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Title: The rheology and processing behaviour of polymer and wormlike micelle solutions used in oil recovery
Author: Cooke, R. B.
Awarding Body: University of Cambridge
Current Institution: University of Cambridge
Date of Award: 2004
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This thesis describes experimental and numerical simulation work that has been carried out on the naturally occurring polymer guar gum and the commercial wormlike micelle solution ClearFRAC. Both of these fluids are used in the hydraulic fracturing process, which improves the rate of oil recovery. The rheology has been studied at different temperatures and in the case of guar gum at different concentrations, in both controlled strain and controlled stress parallel plate rheometers. The features observed in each fluid are typical for the class of fluids to which they belong. The effect of particulate and air inclusions on the rheology was studied, as was the formation of filaments of the fluids. Optical microscopy under shear flow revealed the formation of chains of tracer particles or air bubbles under certain conditions in both fluids. The wormlike micelle solution exhibited intermittent slip and the separation of the flow into regions of different flow rates. The application of shear induced a change in the transparency of the wormlike micelle solution when viewed in visible light and this is believed to be the first direct light observation of shear enhanced concentration fluctuations in a wormlike micelle solution. The fluids have been examined systematically in progressively more complicated geometries using pressure drop measurements, transmitted light, reflected light, scattered light and flow birefringence. Finite element modelling has been performed using the commercial package Polyflow to examine the effect of viscosity, elasticity, plasticity and inertia on the different flow geometries. The Cross model provided the best description of the behaviour of the guar gum solutions, whilst the wormlike micelle solution was well modelled by both the Cross and Herschel Bulkley models. The Wagner equation revealed the effects of elasticity on the flow.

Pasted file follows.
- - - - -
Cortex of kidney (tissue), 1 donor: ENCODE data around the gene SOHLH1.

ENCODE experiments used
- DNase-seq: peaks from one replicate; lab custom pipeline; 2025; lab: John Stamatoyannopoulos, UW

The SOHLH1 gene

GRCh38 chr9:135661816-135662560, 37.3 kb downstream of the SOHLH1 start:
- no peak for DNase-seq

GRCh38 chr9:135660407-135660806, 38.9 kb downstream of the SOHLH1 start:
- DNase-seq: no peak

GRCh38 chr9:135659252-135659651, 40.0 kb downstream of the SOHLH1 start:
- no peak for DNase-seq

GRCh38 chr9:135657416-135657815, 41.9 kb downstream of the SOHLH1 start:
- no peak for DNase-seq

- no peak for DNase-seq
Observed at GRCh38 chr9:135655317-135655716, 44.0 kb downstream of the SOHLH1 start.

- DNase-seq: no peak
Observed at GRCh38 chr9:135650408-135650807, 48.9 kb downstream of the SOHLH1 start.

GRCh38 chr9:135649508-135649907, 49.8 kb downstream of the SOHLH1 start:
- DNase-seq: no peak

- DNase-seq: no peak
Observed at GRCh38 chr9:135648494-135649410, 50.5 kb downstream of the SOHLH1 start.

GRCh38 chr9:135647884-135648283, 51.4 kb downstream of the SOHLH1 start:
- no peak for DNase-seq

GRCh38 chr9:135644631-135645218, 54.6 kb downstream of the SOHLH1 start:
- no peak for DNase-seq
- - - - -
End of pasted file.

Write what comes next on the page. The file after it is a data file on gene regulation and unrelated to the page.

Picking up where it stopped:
Supervisor: Not available Sponsor: Not available
Qualification Name: Thesis (Ph.D.) Qualification Level: Doctoral
EThOS ID:  DOI: Not available